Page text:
So apparently I’m not the only one who’s feeling a bit blah, a bit lacking in “oomph” at times these past few weeks. And apparently there’s an actual term for it: languishing. (My friends back in Texas would just say, “I’ve got a hitch in my git-along.”)

According to this article by Adam Grant in the New York Times:

“At first, I didn’t recognize the symptoms that we all had in common. Friends mentioned that they were having trouble concentrating. Colleagues reported that even with vaccines on the horizon, they weren’t excited about 2021. A family member was staying up late to watch ‘National Treasure’ again even though she knows the movie by heart. And instead of bouncing out of bed at 6 a.m., I was lying there until 7, playing Words with Friends. It wasn’t burnout — we still had energy. It wasn’t depression — we didn’t feel hopeless. We just felt somewhat joyless and aimless. It turns out there’s a name for that: languishing. Languishing is a sense of stagnation and emptiness. It feels as if you’re muddling through your days, looking at your life through a foggy windshield. And it might be the dominant emotion of 2021.”

I can relate to this “languishing” state, and I see an additional dimension of it. At least for myself, and maybe for other eco/social activists too.

Early in the pandemic, things felt scary, but at the same time there was more of a widespread shared sense of reality across the general populace than there is now. We’re all in this together; we all need to stay home for the greater good (and because it’s been legally mandated), etc.

During this phase many of us discovered silver linings, both personally and planetarily. I remember feeling quite inspired and energized. Seeing how quickly and beautifully the planet’s air and water and wildlife responded to curtailed travel by humans. Seeing how people rediscovered, or discovered for the first time, the joy of spending long stretches of time in their own homes and neighborhoods. Etc etc.

Seeing how my own life improved as so many conferences and classes and civic meetings went online, turning my world into an activist/education bonanza free of transportation hassle and footprint.

But now, consensus and compliance are fraying. Part of the population seems to be living in another world. Those folks are hopping on planes, going to bars, all excited about “getting back to normal.”

And meanwhile I (and maybe some of you) feel like … “Meh” about a lot of what passes for normal.

Theme parks reopening, woohoooo!!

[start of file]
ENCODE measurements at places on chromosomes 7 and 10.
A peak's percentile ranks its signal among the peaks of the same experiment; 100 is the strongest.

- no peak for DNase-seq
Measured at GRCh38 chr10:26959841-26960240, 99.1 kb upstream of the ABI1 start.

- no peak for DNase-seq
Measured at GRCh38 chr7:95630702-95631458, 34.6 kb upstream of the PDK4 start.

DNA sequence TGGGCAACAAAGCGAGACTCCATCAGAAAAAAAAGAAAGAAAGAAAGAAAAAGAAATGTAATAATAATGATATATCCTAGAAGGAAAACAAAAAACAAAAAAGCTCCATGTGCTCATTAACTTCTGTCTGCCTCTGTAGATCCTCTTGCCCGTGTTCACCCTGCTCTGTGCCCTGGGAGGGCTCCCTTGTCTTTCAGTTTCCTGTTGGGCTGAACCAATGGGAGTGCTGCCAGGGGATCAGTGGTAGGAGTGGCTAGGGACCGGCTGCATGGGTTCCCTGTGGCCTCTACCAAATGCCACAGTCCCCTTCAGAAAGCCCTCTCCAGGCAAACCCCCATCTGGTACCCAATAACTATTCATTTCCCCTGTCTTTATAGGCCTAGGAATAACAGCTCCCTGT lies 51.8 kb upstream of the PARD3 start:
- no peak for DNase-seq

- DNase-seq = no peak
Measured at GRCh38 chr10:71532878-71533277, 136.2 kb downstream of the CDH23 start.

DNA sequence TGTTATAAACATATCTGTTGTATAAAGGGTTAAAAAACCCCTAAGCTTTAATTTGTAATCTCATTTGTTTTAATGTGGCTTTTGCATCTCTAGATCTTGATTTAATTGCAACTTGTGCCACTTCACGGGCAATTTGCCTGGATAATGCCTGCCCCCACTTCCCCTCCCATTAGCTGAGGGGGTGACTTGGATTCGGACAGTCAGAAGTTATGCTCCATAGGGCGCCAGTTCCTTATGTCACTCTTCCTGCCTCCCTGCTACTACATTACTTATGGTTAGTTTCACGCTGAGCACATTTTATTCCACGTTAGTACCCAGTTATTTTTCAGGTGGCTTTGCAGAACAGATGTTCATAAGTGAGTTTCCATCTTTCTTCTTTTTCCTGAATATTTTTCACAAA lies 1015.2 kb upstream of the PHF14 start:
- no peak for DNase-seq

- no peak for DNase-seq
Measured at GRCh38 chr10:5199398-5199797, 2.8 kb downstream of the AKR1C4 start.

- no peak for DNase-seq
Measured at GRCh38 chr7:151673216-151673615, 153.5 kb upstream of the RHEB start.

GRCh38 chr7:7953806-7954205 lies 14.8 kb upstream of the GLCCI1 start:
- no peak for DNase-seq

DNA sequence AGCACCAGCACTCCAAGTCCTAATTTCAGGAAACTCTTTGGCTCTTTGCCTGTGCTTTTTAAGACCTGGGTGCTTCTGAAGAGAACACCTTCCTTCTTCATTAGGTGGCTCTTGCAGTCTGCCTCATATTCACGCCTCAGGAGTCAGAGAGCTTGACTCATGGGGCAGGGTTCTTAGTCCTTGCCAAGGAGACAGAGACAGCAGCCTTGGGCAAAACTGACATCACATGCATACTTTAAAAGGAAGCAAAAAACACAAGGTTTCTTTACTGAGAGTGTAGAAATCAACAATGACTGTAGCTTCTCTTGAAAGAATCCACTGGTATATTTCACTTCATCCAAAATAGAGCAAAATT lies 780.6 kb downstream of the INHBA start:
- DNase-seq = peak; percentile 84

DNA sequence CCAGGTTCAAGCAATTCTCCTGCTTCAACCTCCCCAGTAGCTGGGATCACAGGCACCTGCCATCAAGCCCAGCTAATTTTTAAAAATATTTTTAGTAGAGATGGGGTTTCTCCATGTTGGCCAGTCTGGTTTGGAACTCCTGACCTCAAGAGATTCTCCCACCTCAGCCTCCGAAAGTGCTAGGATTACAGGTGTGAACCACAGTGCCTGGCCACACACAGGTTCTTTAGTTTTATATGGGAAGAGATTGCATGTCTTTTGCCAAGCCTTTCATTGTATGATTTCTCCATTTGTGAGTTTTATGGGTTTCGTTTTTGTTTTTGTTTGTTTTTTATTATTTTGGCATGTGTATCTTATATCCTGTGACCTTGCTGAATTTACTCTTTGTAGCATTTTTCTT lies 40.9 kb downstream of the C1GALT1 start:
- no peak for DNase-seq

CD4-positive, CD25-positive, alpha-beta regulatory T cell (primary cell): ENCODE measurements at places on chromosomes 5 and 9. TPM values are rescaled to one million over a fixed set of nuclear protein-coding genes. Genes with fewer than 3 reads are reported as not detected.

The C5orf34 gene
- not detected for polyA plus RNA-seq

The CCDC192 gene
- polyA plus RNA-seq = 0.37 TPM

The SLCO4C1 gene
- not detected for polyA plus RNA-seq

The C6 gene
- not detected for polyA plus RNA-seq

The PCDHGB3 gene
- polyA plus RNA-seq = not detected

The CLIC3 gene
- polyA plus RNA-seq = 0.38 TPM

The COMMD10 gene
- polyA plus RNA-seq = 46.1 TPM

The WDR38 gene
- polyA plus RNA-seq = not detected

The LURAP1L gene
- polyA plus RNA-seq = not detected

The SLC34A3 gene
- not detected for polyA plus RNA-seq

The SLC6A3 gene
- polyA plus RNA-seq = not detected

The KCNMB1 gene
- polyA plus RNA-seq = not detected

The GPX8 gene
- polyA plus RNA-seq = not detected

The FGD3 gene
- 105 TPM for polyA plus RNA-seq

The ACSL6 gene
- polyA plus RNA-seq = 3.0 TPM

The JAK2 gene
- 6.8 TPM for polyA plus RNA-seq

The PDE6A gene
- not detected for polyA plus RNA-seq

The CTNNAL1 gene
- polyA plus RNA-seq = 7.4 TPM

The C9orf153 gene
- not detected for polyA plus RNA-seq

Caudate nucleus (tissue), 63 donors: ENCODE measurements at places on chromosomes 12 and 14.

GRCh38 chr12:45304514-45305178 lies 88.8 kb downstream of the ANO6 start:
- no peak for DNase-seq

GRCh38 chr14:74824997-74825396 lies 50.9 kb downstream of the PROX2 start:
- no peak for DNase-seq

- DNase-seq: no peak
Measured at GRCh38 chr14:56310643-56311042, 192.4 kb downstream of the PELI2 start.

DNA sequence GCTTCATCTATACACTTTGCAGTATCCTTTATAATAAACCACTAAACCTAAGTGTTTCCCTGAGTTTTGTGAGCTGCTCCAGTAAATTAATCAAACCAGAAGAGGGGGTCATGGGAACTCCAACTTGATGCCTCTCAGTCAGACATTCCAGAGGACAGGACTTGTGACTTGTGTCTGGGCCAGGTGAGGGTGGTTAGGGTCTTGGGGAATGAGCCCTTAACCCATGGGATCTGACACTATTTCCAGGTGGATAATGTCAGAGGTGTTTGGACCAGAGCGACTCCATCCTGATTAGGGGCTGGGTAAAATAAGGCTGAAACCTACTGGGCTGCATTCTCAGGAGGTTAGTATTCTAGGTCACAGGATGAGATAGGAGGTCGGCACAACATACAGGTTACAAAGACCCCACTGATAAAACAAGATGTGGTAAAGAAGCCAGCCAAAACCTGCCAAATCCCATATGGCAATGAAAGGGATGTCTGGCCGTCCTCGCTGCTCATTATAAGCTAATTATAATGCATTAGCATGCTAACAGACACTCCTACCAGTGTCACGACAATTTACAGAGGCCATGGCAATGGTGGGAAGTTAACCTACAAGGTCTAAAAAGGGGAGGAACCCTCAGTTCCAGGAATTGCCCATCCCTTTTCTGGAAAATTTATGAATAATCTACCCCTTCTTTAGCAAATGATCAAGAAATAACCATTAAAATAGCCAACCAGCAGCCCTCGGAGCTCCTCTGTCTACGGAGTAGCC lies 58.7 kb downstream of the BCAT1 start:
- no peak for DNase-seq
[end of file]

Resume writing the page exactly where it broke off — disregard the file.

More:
Kids getting back to the public consumerist indoctrination boxes called “schools” — woohooo!! Battle of the bands, 169 bands on 13 stages, yeeeehawwwww!!!

And I’m over here — Meh.

And then there’s the introvert-shaming. I’ve seen articles where psychologists are diagnosing all sorts of morbid syndromes just because not everyone wants to be all out in the world, hugging everyone etc. Some of us introverts found our piece of truth and paradise and maybe we’re SMART to not want to give it up so easily.

Then there is the labor-shaming. How dare these workers not want to go back to their shitty jobs churning out goods & services for the overlord classes! How could they possibly prefer to just collect $300 a week (literally 275 here in Florida) and stay home, than to get their butts back to work???

(BTW I am struggling to muster the will even to write this … just another example of what languishing looks like for me.)

The tension/pressure for “return to normalcy” can be quite demoralizing and languish-inducing.

So can the lack of solidarity and consensus regarding simple things like CDC guidelines, and the willingness to sacrifice for the greater good.

Just my take, I’m curious to see how others feel. I mean, overall I’m still basically doing well — just in sort of a phlegmatic, slow-mo kinda way. Like I’m moving through the gravity of Jupiter.

That said, I have found ways to move through the “Meh’s” and get on with my day, without going all drill-sergeant on myself. And even recover a spark of energy and aliveness through simple mundane actions. In case others might find it helpful, I wrote a post “Just … Start!”